Jalila Jefferson-Bullock comes to Pitt Law from Duquesne University, where she is an Associate Professor of Law. Her teaching experience includes courses in Constitutional Law, Criminal Law, and Criminal Procedure. Jefferson-Bullock’s research interests include constitutional law, criminal law, criminal procedure, federal sentencing, legislation, and civil rights. Her current work focuses on sentencing law and policy reform and the need to de-emphasize traditional incarceration.
Before entering academia, Jefferson-Bullock enjoyed a varied law practice for ten years. She represented plaintiffs at a litigation boutique firm in California, and in national class action cases in Louisiana. In 2005, she opened a successful practice with her sister, specializing in personal injury and general business matters. She also served as a public defender in Orleans Parish Municipal Court, where she represented indigent criminal defendants in matters ranging from simple misdemeanors to domestic violence. Jefferson-Bullock was elected to the Louisiana State House of Representatives in 2003, where she was appointed to the powerful Appropriations Committee, which oversees the state’s budget. Post-Katrina, she was an outspoken champion for the rights of the displaced, most notably, the right to vote.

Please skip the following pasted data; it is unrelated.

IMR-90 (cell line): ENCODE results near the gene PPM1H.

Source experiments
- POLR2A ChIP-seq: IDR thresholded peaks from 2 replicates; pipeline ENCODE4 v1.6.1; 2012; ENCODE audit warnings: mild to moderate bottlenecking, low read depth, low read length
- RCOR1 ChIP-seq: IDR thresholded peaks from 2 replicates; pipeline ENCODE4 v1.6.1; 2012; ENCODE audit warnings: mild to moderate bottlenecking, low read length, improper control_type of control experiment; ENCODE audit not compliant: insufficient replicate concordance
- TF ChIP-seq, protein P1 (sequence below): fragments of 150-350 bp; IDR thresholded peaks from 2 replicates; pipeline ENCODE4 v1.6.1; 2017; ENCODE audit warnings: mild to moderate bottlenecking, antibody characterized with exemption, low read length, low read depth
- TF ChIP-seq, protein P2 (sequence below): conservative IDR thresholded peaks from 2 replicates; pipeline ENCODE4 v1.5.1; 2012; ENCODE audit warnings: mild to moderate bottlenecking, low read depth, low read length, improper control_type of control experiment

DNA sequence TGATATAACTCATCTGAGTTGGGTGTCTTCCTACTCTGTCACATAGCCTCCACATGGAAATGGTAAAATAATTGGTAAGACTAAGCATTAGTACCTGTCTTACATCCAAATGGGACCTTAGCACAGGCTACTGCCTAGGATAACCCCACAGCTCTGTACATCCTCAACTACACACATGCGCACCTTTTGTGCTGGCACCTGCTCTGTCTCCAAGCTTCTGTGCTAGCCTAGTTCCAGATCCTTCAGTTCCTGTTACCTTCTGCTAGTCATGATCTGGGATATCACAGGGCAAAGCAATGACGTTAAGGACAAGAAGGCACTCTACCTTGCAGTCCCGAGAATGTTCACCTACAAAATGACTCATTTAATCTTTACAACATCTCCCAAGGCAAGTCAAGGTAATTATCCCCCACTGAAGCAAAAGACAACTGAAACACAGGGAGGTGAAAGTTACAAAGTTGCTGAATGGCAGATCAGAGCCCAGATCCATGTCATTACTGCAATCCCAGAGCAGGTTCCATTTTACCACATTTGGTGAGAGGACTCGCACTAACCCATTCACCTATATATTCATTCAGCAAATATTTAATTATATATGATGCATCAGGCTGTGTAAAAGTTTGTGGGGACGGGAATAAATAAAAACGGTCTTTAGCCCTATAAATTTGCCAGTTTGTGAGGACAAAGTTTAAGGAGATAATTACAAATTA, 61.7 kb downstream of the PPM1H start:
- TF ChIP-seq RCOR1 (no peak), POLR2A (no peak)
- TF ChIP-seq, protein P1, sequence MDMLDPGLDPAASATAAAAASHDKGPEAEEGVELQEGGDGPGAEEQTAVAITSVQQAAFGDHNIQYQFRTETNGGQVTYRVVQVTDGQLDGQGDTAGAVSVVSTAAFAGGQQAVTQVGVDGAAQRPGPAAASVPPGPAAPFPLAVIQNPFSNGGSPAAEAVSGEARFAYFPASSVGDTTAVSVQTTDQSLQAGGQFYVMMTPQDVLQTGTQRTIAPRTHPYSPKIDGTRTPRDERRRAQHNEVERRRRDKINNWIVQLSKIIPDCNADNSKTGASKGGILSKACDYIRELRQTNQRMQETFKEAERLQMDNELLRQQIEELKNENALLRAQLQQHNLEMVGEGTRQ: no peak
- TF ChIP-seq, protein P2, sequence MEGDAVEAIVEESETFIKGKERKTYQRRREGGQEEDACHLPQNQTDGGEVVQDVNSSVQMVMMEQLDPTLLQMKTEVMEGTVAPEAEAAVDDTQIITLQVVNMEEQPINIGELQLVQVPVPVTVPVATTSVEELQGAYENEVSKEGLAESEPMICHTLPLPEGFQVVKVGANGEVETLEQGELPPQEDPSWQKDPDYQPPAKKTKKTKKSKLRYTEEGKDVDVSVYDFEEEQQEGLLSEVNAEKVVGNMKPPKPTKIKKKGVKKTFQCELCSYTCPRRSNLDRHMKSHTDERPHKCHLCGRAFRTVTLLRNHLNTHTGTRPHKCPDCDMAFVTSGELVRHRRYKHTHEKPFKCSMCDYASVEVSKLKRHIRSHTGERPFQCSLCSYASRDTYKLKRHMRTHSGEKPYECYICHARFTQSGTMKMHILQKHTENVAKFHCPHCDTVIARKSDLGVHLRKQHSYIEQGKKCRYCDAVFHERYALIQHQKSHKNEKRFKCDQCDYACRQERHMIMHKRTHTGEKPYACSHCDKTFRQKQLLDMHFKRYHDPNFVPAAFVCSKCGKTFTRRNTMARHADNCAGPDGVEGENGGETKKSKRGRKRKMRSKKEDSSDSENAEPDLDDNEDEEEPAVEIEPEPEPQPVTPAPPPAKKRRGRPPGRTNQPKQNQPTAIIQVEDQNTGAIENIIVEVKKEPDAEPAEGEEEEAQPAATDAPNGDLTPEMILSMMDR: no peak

Jefferson-Bullock received her JD from Harvard Law School, her MA in the Humanities from the University of Chicago, and her BA from Harvard College.
Jefferson-Bullock will teach Criminal Law at Pitt Law.